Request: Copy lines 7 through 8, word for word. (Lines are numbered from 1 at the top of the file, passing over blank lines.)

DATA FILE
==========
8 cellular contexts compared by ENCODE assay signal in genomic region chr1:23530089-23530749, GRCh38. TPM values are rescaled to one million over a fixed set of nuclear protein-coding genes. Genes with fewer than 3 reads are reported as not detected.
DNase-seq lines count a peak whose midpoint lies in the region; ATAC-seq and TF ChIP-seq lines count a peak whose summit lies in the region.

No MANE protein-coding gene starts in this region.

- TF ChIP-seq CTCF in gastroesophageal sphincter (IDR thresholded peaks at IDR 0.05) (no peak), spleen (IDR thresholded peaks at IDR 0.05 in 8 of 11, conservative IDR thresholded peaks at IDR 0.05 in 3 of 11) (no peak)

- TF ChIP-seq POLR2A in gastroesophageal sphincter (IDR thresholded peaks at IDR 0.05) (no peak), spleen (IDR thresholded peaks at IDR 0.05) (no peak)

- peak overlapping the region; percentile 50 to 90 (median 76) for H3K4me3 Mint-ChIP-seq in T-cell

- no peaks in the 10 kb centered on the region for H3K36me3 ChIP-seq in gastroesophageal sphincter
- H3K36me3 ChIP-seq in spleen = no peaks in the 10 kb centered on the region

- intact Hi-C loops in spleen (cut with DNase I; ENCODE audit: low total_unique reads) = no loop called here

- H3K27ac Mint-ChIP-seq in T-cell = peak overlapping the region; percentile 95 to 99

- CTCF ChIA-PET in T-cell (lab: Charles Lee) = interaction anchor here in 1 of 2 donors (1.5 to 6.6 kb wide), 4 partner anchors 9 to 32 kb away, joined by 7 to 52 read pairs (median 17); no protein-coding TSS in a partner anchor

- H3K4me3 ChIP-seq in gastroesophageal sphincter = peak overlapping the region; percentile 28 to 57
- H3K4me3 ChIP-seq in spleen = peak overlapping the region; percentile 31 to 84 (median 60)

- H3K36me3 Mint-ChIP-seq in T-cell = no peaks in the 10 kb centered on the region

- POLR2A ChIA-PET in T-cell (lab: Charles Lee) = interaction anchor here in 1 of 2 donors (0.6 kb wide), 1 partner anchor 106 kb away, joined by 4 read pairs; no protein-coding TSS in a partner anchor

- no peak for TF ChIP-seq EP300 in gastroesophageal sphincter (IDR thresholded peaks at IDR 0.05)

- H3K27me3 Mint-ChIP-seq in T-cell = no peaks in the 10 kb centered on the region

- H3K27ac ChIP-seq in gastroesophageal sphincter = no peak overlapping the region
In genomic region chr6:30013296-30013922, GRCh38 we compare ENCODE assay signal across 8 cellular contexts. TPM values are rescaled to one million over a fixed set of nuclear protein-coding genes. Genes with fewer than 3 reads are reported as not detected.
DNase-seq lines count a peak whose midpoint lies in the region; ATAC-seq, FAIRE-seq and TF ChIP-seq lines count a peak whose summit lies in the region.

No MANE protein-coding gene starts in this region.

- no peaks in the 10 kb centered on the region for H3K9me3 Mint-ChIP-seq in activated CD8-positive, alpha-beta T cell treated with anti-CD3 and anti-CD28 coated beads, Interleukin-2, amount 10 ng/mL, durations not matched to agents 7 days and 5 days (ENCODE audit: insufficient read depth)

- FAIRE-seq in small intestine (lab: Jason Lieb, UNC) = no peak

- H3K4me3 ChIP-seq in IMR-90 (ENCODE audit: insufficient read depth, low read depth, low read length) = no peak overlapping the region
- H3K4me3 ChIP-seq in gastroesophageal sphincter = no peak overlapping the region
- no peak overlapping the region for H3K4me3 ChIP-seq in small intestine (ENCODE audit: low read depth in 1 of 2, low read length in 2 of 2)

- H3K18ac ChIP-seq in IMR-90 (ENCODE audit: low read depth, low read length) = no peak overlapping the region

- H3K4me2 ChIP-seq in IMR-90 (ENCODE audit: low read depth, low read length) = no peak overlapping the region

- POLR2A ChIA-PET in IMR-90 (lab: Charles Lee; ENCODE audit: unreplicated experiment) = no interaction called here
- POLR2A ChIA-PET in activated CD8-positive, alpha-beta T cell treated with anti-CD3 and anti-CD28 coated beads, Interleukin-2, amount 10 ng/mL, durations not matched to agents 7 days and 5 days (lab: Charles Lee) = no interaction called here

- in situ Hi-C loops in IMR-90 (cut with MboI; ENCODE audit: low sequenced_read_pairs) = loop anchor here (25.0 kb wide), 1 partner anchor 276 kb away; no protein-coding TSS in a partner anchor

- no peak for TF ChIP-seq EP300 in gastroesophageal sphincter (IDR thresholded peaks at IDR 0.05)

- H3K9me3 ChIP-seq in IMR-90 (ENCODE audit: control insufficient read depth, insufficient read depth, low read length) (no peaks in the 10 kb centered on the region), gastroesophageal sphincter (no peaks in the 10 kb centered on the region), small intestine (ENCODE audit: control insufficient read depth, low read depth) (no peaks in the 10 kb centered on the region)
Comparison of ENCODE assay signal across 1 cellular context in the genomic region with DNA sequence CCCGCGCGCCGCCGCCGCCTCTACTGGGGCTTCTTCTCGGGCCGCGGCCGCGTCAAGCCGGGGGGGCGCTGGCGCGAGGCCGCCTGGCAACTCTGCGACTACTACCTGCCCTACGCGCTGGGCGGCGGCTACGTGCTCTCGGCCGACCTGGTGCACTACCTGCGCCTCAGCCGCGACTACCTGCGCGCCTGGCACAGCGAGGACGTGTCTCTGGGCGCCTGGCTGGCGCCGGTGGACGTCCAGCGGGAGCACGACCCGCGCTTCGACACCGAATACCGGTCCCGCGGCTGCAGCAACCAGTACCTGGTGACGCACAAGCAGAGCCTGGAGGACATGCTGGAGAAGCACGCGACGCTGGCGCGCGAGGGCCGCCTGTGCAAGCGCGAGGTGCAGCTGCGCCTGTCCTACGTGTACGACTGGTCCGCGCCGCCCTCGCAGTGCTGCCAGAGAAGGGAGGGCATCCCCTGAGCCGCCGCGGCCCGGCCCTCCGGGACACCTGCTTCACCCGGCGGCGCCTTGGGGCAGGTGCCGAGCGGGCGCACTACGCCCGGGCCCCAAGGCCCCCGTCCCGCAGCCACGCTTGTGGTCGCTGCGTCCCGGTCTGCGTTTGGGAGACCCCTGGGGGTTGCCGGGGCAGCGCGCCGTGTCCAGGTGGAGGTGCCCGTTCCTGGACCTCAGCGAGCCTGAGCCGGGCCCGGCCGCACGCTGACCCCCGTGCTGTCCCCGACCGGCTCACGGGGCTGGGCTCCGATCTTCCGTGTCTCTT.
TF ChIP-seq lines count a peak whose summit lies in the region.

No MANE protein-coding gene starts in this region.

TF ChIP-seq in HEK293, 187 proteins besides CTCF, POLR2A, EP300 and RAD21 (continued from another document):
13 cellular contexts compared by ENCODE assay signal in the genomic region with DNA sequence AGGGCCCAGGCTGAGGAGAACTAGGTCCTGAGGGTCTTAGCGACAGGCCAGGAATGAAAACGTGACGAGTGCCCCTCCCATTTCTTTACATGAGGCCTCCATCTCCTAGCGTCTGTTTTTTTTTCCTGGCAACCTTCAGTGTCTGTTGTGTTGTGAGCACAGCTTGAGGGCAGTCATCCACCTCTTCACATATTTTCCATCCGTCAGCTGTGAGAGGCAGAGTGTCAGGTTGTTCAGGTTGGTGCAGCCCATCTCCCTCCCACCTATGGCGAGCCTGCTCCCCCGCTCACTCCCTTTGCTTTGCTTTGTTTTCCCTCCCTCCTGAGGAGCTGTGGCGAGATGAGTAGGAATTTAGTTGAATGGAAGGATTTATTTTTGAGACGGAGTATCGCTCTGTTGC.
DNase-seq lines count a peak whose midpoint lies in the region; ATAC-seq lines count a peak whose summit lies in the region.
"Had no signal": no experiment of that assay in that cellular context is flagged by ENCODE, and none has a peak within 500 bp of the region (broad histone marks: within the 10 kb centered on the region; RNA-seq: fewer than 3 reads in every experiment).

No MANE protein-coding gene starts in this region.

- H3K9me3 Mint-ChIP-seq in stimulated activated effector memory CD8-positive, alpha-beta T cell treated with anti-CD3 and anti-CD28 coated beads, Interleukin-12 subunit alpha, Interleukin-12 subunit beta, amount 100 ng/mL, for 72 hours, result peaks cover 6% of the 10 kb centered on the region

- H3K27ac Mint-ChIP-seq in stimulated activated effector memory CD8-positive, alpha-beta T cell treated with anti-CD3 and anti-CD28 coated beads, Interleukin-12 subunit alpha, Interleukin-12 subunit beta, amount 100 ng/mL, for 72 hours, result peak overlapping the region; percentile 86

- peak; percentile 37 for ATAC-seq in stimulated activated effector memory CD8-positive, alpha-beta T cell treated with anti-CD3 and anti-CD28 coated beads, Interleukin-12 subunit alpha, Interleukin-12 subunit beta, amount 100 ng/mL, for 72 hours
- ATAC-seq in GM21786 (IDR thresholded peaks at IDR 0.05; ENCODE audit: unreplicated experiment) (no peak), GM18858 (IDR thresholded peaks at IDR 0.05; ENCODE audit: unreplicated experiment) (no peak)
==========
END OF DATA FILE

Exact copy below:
- no peaks in the 10 kb centered on the region for H3K36me3 ChIP-seq in gastroesophageal sphincter
- H3K36me3 ChIP-seq in spleen = no peaks in the 10 kb centered on the region